Also in this playlist...
This transcript is automatically generated
It's pledged to get rid of unnecessary regulations but at the same time thousands more are under development.
So what's the solution with us now Susan Dudley director of the regulatory studies center at George Washington University.
And the former regulatory affairs administrator under president George W.
Bush is a welcome to the show great to see you.
I wouldn't jump right in here and show folks that some of the numbers we've been looking at when it comes to regulations.
This president on -- a role here He is that on average per year.
-- more regulations than either his predecessor or.
President Clinton look at this 59 per year.
And they're more on the way take a look at these numbers 8200.
New regulations currently under development.
300 more than last year 219 to cost at least a hundred million.
What do you make of this is it just the rule of lies in his the way the world works.
They have to have more -- more regulations every single year.
-- I'm not sure that is the way to world would have to work we are seeing an increase in regulatory activity as you said on average they're more have more of been issued.
During this administration -- year then.
Both of the previous -- president I have to say that the last year of the Bush Administration when I was a wire administrator.
There were a lot of regulations issued.
And that typically happens in the midnight year of a president that you see that going all the way back to the sixties if not before.
But I think it's unusual is that that pace has continued.
In the beginning and throughout this new administration.
Well I got to tell you figure somebody knows a lot about regulation you run this entire center at George Washington University dedicated.
To setting regulations.
You know I look at this and I look at the costs involved and I think is this any way to run an economy especially now what do you make of that.
Well that that customs regulations are really have to get a handle line we have different estimates even from the government we have estimates ranging from.
Fifty billion a year to almost two trillion dollars per year.
And the reason that -- hard to measure is that unlike taxes that fund our spending programs.
The cost of regulations are hidden in a higher costs of goods and services and opportunities for gone so.
That money be spent on regulation you cannot spend to hire new employee -- are to invested in new idea.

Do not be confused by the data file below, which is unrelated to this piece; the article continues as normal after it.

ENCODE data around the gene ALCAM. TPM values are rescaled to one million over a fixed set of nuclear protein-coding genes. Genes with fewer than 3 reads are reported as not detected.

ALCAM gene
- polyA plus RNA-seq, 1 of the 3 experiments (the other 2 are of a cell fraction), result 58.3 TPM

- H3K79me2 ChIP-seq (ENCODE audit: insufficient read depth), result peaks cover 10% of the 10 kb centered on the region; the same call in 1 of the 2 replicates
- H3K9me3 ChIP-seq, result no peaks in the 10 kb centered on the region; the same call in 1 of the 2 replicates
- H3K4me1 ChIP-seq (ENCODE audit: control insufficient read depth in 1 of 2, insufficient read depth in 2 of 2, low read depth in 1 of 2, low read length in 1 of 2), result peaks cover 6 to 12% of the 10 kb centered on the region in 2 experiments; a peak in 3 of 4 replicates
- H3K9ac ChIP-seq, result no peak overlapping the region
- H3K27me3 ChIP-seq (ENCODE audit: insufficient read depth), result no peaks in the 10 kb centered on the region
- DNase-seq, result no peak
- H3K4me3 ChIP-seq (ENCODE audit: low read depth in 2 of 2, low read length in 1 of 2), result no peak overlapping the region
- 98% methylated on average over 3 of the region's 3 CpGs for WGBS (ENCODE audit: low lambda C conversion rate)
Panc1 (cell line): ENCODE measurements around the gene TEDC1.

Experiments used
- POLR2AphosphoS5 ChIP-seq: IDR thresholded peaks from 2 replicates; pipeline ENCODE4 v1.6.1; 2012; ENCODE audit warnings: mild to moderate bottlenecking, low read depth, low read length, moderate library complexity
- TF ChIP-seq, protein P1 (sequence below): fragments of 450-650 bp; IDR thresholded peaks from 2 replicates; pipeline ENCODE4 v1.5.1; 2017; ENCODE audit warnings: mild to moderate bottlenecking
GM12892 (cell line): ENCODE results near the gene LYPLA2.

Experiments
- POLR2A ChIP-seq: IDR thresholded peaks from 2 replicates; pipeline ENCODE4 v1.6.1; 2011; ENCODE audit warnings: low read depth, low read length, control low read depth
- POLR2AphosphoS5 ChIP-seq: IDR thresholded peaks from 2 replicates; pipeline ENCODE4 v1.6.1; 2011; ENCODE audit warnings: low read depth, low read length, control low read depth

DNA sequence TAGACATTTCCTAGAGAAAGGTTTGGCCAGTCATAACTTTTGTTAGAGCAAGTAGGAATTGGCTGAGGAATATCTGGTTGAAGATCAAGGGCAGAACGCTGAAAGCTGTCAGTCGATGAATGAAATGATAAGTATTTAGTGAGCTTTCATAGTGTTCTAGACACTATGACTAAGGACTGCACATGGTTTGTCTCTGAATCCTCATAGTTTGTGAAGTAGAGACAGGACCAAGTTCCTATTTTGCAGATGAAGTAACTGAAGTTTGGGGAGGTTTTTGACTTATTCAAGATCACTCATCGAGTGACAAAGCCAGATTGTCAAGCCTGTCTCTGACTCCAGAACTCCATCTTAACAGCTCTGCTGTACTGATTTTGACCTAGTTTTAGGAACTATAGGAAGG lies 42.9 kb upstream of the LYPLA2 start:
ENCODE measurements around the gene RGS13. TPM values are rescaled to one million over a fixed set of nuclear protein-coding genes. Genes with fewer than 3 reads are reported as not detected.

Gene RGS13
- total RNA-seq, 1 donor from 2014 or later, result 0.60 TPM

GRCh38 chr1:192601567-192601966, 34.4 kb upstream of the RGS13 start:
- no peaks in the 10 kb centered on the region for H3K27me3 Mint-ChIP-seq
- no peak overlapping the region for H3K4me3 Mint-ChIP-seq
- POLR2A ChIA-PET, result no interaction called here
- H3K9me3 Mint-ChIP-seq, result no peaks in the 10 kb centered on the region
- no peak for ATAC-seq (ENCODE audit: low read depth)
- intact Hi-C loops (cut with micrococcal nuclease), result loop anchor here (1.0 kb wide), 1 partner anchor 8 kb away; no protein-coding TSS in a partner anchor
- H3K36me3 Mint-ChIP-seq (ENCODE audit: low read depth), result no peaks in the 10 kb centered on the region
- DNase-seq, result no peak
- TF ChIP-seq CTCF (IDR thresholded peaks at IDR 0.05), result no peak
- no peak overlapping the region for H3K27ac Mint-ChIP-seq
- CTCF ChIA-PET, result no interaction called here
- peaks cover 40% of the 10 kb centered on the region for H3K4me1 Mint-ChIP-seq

And so it's very hard to track so it's hard to know what those -- far but but clearly that put up some barriers for companies out there.
And what areas what parts of the economy gets the most regulation.
-- I would say that concerns about upcoming regulations probably five to three categories that to -- new.
Big legislative packages -- that Dodd-Frank affecting the financial industry and the Affordable Care Act affecting health care industry.
So those two we expect to see a lot of new regulations and then the other is the environment protection agency environmental regulations based on.
Not new legislative authority from congress.
New activities within that existing authority you know we talked a lot on the show about how small businesses.
Actually get harder hit harder by regulations their costs are higher why is that.
Because per employee you have to spend a lot more and that's true for labor regulations sometimes environmental regulations.
-- they just don't have that the capacity you don't have a government affairs office to be working on making sure your complying with regularly but.
You know I I gotta say I know Americans are.
Fed up with us they feel like they're over regulated 74%.
Of us say yes.
We are over regulated.
Is there any -- back from this is there any way to roll back the stone is there any way to say hey we've had enough of this we're fed up.
At least sunset some of that stuff.
I think it's interesting usually regulations -- -- under the radar and people don't really aren't aware of them and pay attention to taxes and deficits but not so much regulation.
The fact that Americans are concerned.
Really is hitting congress and congress there are several.
Efforts to tune.
To try to do something about regulation senator Collins just this week.
Issued have been our proposed -- introduced to bell to put a moratorium on on on new regulations.
There -- bills.
In front of both houses that would require congress to approve every new major regulation and then there -- others to require better announces four new regulation will bring.
It online that's what I say at it let's and there's one thing I wanna mention the EU and you're probably not familiar with the specific circumstances I'm wondering if it happens a lot.
Have very well politically connected law firm called Wilmer hale in this new patent bill.
Got a real bonus surreal sweetener they were in trouble with the client they had -- that client 214 million dollars.
And with the passage of the patent -- a little line inserted into that bill.
That all goes away for them.
I was shocked by that it seemed like special treatment or at a connected blocked firm that could afford to give out you know a lot of money to lawmakers.
Is this than usual.
I don't know the specifics of that but unfortunately that's not all that unusual academics who -- regulation has shown.
Both theoretically and apparently.
There regulations confer benefits on some parties at the expense of -- and so it's used as a tool.
To get competitive advantage in that maybe what you're seeing in that case and to reward friends and punish I mean I guess -- Thanks so much for coming in today we really appreciate your --
Filter by section